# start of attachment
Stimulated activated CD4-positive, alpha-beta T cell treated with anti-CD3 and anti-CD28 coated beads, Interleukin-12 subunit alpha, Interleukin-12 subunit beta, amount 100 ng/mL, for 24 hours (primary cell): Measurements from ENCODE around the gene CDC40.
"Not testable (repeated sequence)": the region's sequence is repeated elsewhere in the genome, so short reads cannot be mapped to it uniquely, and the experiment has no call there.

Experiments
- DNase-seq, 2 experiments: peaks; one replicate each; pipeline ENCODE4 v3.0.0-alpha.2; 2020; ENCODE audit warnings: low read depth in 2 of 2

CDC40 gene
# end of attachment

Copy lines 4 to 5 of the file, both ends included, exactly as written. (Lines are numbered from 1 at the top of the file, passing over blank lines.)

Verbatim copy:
- DNase-seq, 2 experiments: peaks; one replicate each; pipeline ENCODE4 v3.0.0-alpha.2; 2020; ENCODE audit warnings: low read depth in 2 of 2

CDC40 gene